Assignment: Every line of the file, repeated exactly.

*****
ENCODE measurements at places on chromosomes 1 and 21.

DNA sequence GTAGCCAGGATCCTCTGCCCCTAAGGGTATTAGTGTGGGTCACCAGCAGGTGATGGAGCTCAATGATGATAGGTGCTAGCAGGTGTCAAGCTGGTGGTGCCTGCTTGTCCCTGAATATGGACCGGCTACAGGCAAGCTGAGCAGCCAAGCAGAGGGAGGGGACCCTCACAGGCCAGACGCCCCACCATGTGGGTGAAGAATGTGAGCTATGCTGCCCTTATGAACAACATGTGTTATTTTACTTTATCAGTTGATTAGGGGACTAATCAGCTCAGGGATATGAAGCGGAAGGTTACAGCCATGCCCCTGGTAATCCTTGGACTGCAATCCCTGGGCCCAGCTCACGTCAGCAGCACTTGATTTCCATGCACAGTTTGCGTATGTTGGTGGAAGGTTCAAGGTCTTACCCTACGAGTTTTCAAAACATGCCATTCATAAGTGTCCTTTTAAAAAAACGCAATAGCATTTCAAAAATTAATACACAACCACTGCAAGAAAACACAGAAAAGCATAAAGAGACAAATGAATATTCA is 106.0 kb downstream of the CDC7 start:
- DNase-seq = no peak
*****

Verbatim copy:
ENCODE measurements at places on chromosomes 1 and 21.

DNA sequence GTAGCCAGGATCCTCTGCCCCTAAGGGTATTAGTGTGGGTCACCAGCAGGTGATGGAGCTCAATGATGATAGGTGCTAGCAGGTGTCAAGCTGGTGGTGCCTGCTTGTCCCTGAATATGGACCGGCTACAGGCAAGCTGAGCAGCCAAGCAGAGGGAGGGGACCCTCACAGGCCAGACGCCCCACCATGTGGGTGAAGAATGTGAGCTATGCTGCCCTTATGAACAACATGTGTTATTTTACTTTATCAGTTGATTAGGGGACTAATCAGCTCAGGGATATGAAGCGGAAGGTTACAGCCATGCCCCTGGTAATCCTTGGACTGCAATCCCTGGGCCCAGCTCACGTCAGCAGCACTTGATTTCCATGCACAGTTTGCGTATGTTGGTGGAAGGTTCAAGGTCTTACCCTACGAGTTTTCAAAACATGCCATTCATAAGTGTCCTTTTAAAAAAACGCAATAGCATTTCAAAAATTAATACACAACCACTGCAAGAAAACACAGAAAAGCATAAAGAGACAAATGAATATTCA is 106.0 kb downstream of the CDC7 start:
- DNase-seq = no peak